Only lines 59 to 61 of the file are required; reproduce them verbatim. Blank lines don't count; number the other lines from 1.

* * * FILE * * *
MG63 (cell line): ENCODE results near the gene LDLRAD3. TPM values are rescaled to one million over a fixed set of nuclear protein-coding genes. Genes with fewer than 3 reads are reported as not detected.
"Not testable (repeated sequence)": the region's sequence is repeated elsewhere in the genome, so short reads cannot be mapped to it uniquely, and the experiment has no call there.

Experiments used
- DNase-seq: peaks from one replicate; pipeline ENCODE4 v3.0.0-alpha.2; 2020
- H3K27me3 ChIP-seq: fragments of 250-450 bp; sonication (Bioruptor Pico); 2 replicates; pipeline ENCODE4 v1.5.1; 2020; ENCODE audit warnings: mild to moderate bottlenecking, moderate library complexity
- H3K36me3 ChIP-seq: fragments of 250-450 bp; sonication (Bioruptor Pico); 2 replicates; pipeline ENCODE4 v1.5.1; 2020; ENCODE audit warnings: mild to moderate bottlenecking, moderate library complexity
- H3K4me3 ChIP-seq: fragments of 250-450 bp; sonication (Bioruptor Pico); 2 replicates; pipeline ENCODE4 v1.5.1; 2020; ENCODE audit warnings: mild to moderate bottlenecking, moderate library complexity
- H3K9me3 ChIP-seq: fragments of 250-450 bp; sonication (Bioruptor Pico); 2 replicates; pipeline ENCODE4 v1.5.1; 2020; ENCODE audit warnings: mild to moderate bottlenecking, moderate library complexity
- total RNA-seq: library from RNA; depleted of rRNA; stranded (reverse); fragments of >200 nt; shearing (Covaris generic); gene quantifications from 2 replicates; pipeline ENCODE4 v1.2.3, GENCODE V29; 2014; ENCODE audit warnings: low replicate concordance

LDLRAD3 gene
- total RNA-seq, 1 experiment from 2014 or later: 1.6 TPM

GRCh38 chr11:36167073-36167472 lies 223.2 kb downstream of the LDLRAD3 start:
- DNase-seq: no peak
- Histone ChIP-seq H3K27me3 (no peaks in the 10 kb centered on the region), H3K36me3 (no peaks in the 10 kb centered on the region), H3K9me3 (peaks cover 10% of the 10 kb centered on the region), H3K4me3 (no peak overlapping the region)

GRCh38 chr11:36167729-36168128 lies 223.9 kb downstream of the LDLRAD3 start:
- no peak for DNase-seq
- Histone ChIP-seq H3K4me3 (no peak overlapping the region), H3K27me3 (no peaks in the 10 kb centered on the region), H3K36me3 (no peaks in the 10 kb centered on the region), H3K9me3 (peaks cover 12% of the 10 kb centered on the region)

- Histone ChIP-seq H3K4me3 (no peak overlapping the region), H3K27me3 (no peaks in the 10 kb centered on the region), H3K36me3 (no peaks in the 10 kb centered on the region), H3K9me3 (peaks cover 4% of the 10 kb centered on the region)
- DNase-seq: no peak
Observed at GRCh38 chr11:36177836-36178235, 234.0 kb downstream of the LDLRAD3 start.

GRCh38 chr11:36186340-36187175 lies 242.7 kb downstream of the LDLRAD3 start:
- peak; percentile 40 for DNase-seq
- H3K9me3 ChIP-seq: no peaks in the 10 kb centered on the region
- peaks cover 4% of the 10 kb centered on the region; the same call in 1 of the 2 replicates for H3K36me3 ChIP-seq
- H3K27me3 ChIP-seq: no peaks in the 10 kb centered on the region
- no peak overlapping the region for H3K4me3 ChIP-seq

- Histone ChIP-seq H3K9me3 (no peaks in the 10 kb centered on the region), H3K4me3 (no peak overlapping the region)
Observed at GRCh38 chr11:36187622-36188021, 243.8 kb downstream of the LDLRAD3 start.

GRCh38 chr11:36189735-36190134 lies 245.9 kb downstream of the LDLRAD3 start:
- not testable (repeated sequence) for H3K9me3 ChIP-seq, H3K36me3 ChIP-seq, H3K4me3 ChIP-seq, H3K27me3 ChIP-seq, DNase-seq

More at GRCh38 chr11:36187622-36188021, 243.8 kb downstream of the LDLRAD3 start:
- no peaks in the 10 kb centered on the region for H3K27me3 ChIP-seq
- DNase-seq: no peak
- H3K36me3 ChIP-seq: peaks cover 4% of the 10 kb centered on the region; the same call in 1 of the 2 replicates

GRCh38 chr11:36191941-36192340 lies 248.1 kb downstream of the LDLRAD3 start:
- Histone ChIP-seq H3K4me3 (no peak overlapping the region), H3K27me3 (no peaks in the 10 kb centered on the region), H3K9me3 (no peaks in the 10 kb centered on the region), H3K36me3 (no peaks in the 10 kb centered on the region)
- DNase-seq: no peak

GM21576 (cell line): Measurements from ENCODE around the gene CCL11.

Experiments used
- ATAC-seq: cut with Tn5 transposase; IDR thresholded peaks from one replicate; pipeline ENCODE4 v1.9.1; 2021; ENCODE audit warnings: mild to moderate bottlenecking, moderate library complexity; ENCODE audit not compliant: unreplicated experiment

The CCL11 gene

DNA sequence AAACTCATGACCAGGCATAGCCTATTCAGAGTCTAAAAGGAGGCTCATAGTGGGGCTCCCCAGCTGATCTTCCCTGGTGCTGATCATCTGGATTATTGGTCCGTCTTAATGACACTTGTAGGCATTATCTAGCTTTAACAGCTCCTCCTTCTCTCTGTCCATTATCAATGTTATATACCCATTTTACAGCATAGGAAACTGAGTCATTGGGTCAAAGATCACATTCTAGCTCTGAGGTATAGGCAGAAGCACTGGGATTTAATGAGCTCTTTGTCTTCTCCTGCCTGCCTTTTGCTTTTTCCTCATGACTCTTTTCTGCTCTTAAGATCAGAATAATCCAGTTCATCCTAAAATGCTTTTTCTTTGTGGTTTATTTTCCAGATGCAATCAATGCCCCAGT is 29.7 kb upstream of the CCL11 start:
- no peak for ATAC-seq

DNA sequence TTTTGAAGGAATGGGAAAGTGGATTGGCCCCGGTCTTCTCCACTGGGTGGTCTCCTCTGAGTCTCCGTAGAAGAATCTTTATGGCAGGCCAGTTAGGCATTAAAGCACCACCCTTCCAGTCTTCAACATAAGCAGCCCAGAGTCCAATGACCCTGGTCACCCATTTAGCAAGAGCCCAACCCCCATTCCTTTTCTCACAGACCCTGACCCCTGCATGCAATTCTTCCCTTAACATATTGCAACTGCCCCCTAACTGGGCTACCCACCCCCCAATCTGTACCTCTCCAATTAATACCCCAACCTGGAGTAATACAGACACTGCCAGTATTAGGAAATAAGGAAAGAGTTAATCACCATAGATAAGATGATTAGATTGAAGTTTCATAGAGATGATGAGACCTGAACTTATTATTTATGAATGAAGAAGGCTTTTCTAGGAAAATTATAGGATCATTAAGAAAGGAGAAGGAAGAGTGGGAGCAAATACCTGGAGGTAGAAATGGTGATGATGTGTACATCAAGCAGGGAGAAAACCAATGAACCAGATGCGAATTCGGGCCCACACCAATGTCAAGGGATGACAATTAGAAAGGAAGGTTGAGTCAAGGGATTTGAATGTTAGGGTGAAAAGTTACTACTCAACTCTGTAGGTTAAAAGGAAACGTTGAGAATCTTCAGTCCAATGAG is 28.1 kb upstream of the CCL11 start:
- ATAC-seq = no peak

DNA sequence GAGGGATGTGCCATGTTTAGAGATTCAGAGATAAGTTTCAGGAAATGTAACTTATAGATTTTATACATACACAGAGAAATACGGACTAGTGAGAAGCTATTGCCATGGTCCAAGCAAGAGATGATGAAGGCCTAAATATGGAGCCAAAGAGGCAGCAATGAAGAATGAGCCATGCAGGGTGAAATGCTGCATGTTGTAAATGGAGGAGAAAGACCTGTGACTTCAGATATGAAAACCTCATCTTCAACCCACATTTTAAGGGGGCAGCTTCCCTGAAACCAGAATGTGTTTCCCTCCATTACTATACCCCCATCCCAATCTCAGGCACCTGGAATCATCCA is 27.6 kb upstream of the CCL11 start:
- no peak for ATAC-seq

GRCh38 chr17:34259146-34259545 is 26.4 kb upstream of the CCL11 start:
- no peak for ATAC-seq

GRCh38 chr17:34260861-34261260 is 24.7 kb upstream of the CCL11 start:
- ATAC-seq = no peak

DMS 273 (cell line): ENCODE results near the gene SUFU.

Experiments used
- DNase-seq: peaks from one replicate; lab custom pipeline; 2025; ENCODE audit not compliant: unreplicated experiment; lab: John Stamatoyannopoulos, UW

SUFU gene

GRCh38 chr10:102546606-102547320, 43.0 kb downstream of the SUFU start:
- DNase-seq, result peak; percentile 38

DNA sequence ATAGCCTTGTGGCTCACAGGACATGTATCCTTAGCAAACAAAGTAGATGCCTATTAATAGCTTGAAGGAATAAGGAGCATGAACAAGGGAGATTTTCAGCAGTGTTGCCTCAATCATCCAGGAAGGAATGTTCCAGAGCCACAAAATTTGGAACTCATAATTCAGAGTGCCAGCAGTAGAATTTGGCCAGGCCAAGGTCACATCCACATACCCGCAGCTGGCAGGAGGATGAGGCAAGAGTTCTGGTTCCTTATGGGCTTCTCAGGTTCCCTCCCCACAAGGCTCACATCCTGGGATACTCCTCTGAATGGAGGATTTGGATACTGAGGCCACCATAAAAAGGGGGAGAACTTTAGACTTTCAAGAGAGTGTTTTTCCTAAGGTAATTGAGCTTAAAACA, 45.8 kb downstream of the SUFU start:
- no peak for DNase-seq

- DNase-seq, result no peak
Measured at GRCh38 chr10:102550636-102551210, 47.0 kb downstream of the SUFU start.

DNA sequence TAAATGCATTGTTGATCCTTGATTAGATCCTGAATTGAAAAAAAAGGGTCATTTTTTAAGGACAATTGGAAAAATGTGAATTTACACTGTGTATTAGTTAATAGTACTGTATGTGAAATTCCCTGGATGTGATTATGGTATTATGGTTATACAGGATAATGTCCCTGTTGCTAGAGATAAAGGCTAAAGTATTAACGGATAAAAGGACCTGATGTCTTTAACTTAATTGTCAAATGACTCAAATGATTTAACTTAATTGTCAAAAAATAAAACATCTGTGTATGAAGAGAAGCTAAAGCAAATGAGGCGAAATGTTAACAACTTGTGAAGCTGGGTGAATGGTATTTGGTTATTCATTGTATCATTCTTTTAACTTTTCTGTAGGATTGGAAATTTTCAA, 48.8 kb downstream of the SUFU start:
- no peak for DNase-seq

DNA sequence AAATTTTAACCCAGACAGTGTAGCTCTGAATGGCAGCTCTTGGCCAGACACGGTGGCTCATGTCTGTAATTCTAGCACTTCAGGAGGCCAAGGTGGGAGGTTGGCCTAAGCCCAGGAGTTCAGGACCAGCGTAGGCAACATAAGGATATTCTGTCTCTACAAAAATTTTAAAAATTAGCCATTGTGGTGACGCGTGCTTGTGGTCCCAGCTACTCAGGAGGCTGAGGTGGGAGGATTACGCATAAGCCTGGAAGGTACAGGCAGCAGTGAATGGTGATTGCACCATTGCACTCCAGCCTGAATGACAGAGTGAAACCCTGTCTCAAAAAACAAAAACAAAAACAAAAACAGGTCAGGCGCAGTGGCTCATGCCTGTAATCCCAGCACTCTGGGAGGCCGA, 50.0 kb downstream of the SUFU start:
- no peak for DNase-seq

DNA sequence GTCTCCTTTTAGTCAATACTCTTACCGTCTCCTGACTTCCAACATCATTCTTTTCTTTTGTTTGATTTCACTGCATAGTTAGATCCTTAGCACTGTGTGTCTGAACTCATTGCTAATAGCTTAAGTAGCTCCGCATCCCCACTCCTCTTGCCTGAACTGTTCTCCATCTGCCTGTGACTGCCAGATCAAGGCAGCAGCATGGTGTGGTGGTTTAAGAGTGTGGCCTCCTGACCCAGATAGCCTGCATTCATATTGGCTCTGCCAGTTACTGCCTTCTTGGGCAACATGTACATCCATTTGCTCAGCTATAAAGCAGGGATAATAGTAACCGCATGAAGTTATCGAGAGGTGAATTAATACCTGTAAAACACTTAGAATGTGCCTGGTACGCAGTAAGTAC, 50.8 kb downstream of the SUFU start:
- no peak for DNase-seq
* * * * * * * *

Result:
- no peak for DNase-seq

- DNase-seq, result no peak
Measured at GRCh38 chr10:102550636-102551210, 47.0 kb downstream of the SUFU start.